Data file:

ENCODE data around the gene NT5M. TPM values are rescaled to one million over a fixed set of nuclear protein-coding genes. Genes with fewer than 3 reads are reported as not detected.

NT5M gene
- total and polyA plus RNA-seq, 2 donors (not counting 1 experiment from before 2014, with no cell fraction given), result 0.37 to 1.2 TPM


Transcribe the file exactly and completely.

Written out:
ENCODE data around the gene NT5M. TPM values are rescaled to one million over a fixed set of nuclear protein-coding genes. Genes with fewer than 3 reads are reported as not detected.

NT5M gene
- total and polyA plus RNA-seq, 2 donors (not counting 1 experiment from before 2014, with no cell fraction given), result 0.37 to 1.2 TPM